Figure 2 indicates the proton NMR of a freeze-dried sample of the 18% K-humate, and Figure 3 shows the Carbon-13 Solid State NMR spectra of the acidic vineyard soil (a) and a sample of the soil after treatment with K-humate-18 (b), Issa (2002).

Quantitative total elemental analyses of 26% K-humate gave the following results (% w/v): 4.80% potassium, 0.50% iron, 0.15% nitrogen, 0.15% silicon, 0.10% sulphur, 0.09% sodium, 0.07% chloride, 0.05% calcium, 0.04% phosphorus, and 0.60% total aluminium. This product also contains about 18.7% (w/v) humic acid fraction, 2.7% fulvic acid and zero humin fractions, within limits of experimental error.

Calsulmag (CSM)

Calsulmag is a coal derived treated fly ash product also available commercially as a light-coloured alkaline powder. It contains 19.5% calcium, 5.1% sulphur, and 7.0% magnesium on dry basis. In this field trial, Calsulmag was used as a lime substitute.

Soil sampling and measurements

Soil samples at different depths (0-3, 3-6, 6-10, 10-15 and 15-25 cm) were taken twice (i) before the reapplication of old treatments (KH18 and KH18+CSM) and application of new treatment (KH26) to obtain baseline data (March 2002) and, (ii) 7 months after application of treatments (October 2002).

The soil properties measured included electrical conductivity (EC) - 1:5 soil/water extract, and pHCa using 1:5 soil/0.01M CaCl2 extract.

Table 1. Some chemical and physical properties of the acidic vineyard soil investigated.

Soil Property

Acidic Soil (DeBortoli)

CaCO3 % (w/w)

< 1


Very fine sandy loam

Coarse sand (0.20-2.0 mm) % (w/w)


Fine sand (0.02-0.20 mm) % (w/w)


Silt (0.002-0.020 mm) % (w/w)


Clay (< 0.002 mm) % (w/w)


Mean weight diameter


pH (H2O)


pH (CaCl2)


EC (dS/m)


TSS % (w/w)a


Total C % (w/w)


Total N % (w/w)


C:N ratio


Exchangeable cations (mmol (+)/kg)










Sum of all cations


Ca:Mg ratio


ECaPc (%)


EMgPc (%)


ENaPc (%)


EKPc (%)


a TSS = Total Soluble Salts; calculated from EC (EC*0.297 = TSS).
1 M NH4OAc (No wash).
Exchangeable Ca, Mg, Na, and K percentage, respectively.

Statistical analysis

The data were statistically analysed by a partly-nested analysis of variance (Quinn and Keough, 2002). The treated plots were used as units of repeated sampling (x 4 replicates), and were considered as random factors within the treatments. Time and depth were considered as within-subjects factors.

Figure 1. Solid-state 13C CP NMR spectrum of 26% K-humate.

Figure 2. 1H Liquid NMR Spectrum of Freeze-Dried 18% K-humate dissolved in D2O.

Figure 3. Solid State 13C CP/MAS NMR of a) A1 Horizon (0-25 cm) Acidic Vineyard Soil b) Acidic Vineyard Soil + K-humate (Issa, 2002).


There were highly significant effects of the treatments on both the EC and pH. This was evidenced by a significant Treatment x Time interaction, Treatment x Depth interaction (for EC only), as well as Treatment x Time x Depth interaction as shown in Table 2. These significant interaction effects are printed in bold typeface in Table 2.

Relative to the control, the Treatment x Time interaction plots showed significant increases in both the soil EC and pH (P <0.001) for all the treatments, with the KH18+CSM treatment demonstrating the highest increases in EC and pH. Figures 4 and 5 are plots of the overall effects of Treatments over time as compared to control for the EC and pH. Baseline in Figures 4 and 5 refers to results from sampling data collected just before treatment application (March 2002) compared with results from samples collected 7 months later (October 2002) from the same plots.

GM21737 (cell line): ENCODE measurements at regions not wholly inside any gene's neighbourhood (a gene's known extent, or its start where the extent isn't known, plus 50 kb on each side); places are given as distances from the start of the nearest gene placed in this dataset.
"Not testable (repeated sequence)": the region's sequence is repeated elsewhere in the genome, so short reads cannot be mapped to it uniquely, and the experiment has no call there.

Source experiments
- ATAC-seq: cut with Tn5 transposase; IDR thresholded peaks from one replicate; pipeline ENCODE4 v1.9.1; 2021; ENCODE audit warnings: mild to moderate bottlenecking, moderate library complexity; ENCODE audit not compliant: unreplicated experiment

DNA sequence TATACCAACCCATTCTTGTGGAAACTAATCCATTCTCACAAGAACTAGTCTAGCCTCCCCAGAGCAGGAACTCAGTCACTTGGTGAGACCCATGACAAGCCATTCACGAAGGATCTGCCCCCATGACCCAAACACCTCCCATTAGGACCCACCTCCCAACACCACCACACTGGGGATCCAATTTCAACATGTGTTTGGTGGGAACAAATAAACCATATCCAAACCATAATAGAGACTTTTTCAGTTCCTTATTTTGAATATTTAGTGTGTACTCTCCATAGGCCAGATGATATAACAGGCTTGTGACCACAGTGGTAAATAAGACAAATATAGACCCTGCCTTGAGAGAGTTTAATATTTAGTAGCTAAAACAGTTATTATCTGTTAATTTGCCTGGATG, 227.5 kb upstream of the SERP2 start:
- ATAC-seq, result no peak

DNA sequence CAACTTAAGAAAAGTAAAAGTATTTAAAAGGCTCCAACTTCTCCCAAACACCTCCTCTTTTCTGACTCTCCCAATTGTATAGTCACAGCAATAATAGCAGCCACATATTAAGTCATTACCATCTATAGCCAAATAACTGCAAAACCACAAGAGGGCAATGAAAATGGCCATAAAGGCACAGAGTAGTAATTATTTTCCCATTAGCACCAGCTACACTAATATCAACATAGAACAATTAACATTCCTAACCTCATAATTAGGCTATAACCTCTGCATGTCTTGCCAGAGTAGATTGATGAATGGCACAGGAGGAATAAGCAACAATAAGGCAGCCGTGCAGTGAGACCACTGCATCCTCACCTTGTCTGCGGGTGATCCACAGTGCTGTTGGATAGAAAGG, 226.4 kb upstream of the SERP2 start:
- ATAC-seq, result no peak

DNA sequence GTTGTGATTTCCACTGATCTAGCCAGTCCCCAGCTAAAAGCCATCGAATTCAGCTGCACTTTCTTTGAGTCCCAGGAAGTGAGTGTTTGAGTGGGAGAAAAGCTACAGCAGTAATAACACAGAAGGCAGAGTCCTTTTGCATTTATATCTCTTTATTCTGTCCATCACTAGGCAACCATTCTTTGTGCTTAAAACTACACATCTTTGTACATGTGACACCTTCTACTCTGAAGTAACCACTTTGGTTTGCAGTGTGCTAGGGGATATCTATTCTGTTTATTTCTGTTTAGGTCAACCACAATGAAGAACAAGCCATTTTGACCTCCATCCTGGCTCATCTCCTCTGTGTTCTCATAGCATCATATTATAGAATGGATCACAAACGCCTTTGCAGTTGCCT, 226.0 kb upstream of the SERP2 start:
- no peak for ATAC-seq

Table 2 Summary of the partly-nested analysis of variance. Columns show the p-values for squared root of the (pH) and log(EC) for each effect in the analysis. Appropriate denominator Mean-Square (MS) is shown beneath each effect, along with numerator and denominator degrees of freedom. Significant results at P < 0.05 are shown in bold typeface.





Between Subjects Test




< 0.001

< 0.001

Plot (Treatment) MS





Within Subjects Tests




< 0.001

< 0.001

Treatment x Time


< 0.001

< 0.001

Plot (Treatment) x Time MS







< 0.001

< 0.001

Treatment x Depth



< 0.001

Plot (Treatment) x Depth MS





Time x Depth



< 0.001

Treatment x Time x Depth


< 0.001

< 0.001

Error MS




Figure 6 shows results for EC baseline of the initial sampling prior to treatment, while the results for samples collected after 7 months are indicated in Figure 7. Again, the KH18+CSM treatment demonstrates the highest increase in EC over the KH18 and KH26 treatments. These significant increases in EC in the treated plots are probably due to the action of K-humate as a chelating agent of cations in the soil, as well as a direct addition of cations from the product itself, which is rich in potassium, magnesium and calcium. Calsulmag is also known to be a rich source of these cations, and when used in combination with K-humate will introduce more cations to the soil.

Figures 8 and 9 shows the plots of pH for the Treatment x Depth x Time interaction effects. As with the EC, the pH effects were also significant relative to the control and the baseline, and the trend down the soil profile were consistent with the lowering of pH as the soil depth increases. As shown in Figure 9, the KH18+CSM treatment demonstrated the highest increase in pH relative to the control and baseline (Figure 8), as well as across the various depths and soil profiles downwards.

Figure 4. Effects of Treatment over Time for pHCa. Error bar to the top right of graph is 1.0 standard deviation as calculated from the appropriate error mean square - Plot (Treatment x Time).

Figure 5. Effects of Treatment over Time for EC (μS/cm). The pooled standard deviation calculated the appropriate error mean square - Plot (Treatment x Time); magnitude is too small (0.181 μS cm-1) to show up on the graph.

Figure 6. Baseline initial EC results (sampled prior to treatment application).

Figure 7. EC results 7 months after treatment application.

Figure 8. Baseline initial pH results (sampled prior to treatment application).

Figure 9. pH results 7 months after treatment application.


Results from this field trial showed that commercial coal derived K-humate (18% K-humate and 26% K-humate) and Casulmag products are effective for use in ameliorating soil acidity, and for increasing the level of beneficial cations such as potassium, magnesium, and calcium in the soil.


We thank Mr David Robertson (Department of Primary Industries, Tatura) for his valued and timely assistance with formatting the graphs.